Legislation lagging behind EV development

Legislation lagging behind EV development

The development and rollout of electrical transport are taking place at such a fast rate that current (inter)national legislation, standards and requirements are unable to keep pace. As a result, at present, the frameworks for regulations in no way cover all the safety and end-of-life aspects of EV. This was revealed in the first study report of the Safebat project, published this week. This project has been made possible thanks to financial support from the Automotive Innovation Programme (previously HTAS).

One of the study programmes is focused on the development and establishment of a knowledge base on battery ageing, a safe management structure for the recycling of EV batteries and the development of strategies and technologies for the reuse and recycling of end-of-life batteries. This substudy was undertaken by Kema, RUPS and ARN Advisory. As part of the study, in 2011, ARN Advisory approached manufacturers and importers of electric vehicles to participate in a market inventory. The report and findings on the various subjects are now available for download.

A number of key conclusions from the report are:

  • Transport of end-of-life and damaged batteries
    European ADR legislation for the transport of hazardous waste substances by road does not at present contain specific guidelines for industrial, end-of-life and damaged batteries. The industry considers this an undesirable situation. The guidelines currently in existence apply to the transport of new batteries; for the transport of end-of-life and damaged batteries, other safety aspects will have to be considered;
  • Knowledge of safe operation
    The current level of knowledge on dealing with end-of-life and damaged batteries is still insufficient. The volume of such batteries submitted for processing is still low at present, but is due to rise given market developments. In advance of this situation, ARN has started developing a training programme for dismantling companies.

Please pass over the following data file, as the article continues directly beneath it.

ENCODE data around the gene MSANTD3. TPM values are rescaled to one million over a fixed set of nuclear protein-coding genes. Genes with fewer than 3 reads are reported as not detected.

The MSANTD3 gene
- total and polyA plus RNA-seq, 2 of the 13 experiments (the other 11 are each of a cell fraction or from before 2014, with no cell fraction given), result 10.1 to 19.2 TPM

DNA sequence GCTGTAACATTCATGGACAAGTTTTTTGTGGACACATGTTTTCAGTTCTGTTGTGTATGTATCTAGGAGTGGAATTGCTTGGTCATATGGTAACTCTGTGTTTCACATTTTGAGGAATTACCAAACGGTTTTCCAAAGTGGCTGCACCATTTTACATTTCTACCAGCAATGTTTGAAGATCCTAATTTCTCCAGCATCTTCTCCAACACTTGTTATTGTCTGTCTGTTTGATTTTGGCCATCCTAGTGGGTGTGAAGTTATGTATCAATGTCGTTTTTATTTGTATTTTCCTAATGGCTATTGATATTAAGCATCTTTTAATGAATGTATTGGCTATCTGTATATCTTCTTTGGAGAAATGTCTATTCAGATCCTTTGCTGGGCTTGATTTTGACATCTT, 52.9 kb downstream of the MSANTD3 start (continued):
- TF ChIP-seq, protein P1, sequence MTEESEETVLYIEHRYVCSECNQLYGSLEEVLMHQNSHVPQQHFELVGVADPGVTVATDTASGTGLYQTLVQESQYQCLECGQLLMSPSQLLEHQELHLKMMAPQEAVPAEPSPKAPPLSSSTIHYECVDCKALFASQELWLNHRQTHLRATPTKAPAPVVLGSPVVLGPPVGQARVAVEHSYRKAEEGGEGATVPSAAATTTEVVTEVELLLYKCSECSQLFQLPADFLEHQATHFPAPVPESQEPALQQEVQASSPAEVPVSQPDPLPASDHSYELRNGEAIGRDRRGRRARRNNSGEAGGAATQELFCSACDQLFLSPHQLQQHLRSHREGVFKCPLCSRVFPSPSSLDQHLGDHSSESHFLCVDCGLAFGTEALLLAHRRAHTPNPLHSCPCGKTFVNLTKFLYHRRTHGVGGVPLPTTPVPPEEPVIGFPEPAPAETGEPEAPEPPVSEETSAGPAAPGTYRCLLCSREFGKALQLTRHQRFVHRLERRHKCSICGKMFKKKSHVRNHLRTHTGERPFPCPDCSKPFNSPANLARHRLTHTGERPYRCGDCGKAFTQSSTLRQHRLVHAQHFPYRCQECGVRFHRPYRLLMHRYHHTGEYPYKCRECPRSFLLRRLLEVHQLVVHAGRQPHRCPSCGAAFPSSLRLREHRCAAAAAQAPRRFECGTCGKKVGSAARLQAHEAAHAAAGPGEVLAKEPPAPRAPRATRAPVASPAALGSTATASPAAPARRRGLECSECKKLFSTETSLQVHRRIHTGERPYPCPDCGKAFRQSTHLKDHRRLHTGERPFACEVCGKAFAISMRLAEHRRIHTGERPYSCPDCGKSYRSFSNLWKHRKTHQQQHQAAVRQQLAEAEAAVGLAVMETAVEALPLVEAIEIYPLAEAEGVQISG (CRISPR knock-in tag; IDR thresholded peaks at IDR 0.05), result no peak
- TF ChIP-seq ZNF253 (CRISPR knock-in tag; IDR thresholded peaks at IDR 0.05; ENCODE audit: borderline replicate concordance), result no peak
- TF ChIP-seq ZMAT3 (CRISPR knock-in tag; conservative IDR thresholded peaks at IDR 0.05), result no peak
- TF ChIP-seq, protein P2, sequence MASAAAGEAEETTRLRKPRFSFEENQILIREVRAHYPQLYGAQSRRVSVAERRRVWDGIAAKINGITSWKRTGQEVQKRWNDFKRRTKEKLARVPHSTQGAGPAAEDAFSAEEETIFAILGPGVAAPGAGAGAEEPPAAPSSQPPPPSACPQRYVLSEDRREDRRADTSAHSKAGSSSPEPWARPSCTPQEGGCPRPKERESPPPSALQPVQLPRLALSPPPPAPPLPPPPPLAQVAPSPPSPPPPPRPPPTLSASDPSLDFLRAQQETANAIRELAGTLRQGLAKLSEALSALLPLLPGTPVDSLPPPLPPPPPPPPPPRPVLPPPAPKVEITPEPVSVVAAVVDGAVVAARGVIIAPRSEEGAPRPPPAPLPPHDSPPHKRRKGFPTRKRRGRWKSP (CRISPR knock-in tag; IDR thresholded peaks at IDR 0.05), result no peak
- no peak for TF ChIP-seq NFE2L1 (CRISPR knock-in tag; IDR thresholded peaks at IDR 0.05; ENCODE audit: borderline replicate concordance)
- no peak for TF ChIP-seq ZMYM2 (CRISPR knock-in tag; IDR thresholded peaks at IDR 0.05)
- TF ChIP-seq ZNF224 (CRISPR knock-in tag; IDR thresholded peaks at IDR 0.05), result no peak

• Infrastructure and technology for recycling
    The processing industry is currently gearing up for the recycling of EV batteries. The number of companies and their capacity are however not yet sufficient for the large-scale processing of in particular Li-ion batteries. Because of the limited number of companies, there is also limited competition on the market. In combination with the negative residual value of Li-ion batteries, this situation is at present still leading to very high costs;
  • Number of EV vehicles in the Netherlands
    Predictions over the past few years of the numbers of electrical vehicles expected on Dutch roads have often been highly positive. The market is however developing more slowly than expected, due to the fact that EV technology has still not made a definitive breakthrough. In its report, RUPS has stated its expectation that by 2020, 125,000 EV vehicles will be in use on Dutch roads;
  • Second-life applications
    The possibilities for second-life applications require further investigation. One major stumbling block in the use of Li-ion batteries from cars for other applications, in addition to the question of technological viability, is the issue of product responsibility. At the end of the day, even following a second-life application, the battery will have to be recycled, and if the costs of recycling remain at the current high levels, the urgent question remains; who will eventually have to pay these high costs?

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